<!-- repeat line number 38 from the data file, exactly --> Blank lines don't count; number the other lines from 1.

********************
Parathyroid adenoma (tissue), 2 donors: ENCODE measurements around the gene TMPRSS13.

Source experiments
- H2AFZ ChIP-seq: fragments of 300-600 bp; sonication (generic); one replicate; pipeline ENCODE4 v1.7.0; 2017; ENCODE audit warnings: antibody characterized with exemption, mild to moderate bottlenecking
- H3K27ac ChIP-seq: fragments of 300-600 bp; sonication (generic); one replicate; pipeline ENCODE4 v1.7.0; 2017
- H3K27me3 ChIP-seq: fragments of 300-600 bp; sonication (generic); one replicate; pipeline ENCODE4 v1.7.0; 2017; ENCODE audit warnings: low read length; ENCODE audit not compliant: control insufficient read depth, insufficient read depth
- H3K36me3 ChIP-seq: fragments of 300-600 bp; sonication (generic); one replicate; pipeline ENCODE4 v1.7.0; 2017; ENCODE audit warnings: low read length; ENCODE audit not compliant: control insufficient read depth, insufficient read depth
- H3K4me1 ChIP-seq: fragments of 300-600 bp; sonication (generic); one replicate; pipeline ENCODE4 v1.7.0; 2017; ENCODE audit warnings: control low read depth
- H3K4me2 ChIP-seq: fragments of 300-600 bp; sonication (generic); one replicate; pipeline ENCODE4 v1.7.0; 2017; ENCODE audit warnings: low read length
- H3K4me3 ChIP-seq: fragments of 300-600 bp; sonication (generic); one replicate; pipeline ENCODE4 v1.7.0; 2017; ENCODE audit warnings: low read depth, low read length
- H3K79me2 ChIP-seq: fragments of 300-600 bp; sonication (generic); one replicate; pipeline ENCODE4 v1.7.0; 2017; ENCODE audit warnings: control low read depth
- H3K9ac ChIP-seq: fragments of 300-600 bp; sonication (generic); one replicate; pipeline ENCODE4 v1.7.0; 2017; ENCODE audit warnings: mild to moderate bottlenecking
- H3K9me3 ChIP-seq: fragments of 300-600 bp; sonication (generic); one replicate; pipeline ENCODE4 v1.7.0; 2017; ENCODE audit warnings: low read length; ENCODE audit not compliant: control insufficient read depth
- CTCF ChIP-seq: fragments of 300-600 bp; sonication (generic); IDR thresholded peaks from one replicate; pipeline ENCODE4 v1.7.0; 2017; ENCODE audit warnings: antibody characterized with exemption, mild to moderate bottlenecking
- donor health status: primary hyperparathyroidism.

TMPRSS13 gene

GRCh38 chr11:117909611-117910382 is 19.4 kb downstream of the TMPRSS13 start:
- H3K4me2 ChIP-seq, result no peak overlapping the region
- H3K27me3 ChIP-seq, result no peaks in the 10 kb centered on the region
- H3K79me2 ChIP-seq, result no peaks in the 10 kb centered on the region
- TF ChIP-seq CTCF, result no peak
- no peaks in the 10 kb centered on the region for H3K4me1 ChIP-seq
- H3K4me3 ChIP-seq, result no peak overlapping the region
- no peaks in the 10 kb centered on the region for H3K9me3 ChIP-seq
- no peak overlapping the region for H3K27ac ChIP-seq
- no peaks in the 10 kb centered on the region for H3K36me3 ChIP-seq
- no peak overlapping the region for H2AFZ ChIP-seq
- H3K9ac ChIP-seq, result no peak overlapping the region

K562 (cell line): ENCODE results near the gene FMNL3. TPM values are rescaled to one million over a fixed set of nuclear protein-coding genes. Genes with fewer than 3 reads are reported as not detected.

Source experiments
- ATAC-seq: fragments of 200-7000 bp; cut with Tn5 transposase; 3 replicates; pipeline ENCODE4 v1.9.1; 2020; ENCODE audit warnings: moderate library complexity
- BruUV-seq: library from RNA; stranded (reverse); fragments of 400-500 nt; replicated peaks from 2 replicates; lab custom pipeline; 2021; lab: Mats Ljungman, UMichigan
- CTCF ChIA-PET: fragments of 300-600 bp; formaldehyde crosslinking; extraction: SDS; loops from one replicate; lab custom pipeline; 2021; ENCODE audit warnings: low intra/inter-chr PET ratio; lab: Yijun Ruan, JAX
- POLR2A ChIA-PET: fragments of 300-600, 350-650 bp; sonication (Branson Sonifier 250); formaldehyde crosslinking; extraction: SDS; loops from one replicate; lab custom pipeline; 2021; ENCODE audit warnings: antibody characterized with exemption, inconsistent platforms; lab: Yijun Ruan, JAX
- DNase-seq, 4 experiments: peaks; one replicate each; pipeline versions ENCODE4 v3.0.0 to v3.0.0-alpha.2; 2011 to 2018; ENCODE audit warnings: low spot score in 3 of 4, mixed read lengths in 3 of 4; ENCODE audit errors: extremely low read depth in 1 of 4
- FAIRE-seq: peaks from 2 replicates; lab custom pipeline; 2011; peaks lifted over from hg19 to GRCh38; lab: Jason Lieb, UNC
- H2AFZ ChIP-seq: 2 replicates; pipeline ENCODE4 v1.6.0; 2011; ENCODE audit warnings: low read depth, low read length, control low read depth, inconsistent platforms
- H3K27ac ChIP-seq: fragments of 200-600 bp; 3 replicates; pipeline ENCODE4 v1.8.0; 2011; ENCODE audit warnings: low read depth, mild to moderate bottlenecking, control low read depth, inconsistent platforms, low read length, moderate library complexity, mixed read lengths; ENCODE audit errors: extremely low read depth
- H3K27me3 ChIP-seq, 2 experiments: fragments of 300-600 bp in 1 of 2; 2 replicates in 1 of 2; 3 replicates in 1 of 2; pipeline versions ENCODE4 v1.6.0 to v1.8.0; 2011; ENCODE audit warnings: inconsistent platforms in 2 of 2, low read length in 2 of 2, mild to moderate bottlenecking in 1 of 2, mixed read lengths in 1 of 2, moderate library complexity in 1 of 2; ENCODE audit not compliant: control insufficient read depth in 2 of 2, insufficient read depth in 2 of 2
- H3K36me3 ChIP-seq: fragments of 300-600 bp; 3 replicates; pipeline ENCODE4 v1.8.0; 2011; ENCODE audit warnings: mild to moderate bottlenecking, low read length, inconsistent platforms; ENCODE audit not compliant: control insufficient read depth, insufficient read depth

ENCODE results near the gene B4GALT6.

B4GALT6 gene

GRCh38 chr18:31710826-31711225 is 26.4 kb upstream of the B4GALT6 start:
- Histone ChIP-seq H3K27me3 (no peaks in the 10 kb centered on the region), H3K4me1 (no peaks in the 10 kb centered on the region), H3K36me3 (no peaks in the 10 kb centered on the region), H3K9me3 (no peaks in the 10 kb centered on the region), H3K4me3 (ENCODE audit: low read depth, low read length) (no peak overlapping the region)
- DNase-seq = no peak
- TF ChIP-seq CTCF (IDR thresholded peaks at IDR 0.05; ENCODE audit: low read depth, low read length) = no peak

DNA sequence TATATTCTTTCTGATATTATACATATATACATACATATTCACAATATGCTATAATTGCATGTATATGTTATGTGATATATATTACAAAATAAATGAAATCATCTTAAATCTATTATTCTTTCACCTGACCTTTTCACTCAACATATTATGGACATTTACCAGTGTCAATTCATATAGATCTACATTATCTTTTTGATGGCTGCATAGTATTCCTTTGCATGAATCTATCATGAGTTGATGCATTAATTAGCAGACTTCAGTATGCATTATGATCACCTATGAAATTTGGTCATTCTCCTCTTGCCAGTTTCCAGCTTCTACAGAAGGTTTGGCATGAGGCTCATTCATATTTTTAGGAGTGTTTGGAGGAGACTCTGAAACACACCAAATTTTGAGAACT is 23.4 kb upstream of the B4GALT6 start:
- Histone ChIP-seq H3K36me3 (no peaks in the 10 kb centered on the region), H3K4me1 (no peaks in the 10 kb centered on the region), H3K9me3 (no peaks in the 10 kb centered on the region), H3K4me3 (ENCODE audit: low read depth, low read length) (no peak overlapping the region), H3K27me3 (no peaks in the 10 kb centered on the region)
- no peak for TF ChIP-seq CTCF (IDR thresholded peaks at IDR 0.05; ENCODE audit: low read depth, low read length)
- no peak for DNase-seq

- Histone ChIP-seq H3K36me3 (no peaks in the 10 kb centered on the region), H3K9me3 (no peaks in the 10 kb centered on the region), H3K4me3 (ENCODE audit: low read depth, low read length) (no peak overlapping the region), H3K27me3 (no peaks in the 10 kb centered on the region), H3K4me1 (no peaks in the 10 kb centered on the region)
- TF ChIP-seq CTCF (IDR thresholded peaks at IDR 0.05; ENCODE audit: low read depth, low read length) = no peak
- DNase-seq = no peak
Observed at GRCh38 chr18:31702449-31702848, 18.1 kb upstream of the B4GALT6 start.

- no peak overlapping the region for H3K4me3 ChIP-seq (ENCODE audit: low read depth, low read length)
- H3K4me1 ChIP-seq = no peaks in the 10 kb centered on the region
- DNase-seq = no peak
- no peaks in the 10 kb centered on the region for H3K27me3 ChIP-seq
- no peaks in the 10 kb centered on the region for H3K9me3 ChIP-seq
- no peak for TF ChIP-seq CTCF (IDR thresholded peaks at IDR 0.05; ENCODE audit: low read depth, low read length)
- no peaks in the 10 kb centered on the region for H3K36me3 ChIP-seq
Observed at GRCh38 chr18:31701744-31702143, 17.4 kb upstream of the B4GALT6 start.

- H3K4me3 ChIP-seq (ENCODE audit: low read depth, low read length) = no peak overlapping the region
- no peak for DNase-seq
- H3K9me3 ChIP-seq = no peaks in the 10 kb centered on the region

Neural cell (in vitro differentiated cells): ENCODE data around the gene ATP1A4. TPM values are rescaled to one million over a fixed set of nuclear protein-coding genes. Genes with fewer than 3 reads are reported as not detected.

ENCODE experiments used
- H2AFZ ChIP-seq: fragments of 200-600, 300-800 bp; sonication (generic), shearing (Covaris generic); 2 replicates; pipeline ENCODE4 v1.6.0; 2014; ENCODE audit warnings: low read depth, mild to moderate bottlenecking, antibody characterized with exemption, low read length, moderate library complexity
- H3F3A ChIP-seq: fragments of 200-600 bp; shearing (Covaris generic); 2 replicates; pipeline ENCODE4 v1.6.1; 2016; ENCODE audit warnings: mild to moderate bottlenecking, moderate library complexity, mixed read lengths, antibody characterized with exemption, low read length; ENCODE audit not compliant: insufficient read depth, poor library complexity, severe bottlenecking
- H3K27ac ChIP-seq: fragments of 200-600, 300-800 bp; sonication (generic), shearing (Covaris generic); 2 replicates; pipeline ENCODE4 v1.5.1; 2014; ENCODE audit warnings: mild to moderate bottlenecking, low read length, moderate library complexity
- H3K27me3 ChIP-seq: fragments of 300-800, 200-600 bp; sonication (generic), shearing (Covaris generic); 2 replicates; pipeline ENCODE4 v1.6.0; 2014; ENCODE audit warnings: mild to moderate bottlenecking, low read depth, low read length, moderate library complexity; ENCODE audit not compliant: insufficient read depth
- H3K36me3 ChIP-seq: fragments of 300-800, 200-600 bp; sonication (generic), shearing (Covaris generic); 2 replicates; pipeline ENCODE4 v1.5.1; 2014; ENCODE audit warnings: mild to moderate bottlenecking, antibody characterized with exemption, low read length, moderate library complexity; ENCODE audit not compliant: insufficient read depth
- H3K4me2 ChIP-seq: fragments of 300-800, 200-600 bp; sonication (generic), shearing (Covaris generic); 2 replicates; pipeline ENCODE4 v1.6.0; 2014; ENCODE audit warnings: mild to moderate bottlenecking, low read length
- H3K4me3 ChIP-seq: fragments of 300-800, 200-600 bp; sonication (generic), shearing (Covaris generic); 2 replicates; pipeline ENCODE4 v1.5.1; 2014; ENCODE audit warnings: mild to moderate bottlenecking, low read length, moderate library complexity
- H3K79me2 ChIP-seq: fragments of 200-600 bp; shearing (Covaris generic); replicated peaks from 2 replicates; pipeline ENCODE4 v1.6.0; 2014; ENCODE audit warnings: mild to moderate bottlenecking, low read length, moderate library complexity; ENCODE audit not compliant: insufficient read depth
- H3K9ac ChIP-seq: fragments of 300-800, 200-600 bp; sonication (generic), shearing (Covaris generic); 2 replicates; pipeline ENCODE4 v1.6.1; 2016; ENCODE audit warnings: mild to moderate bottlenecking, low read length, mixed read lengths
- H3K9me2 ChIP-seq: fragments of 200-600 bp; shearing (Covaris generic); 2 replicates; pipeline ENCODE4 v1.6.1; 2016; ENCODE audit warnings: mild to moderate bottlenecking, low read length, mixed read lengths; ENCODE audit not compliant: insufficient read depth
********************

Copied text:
- H3K27me3 ChIP-seq, 2 experiments: fragments of 300-600 bp in 1 of 2; 2 replicates in 1 of 2; 3 replicates in 1 of 2; pipeline versions ENCODE4 v1.6.0 to v1.8.0; 2011; ENCODE audit warnings: inconsistent platforms in 2 of 2, low read length in 2 of 2, mild to moderate bottlenecking in 1 of 2, mixed read lengths in 1 of 2, moderate library complexity in 1 of 2; ENCODE audit not compliant: control insufficient read depth in 2 of 2, insufficient read depth in 2 of 2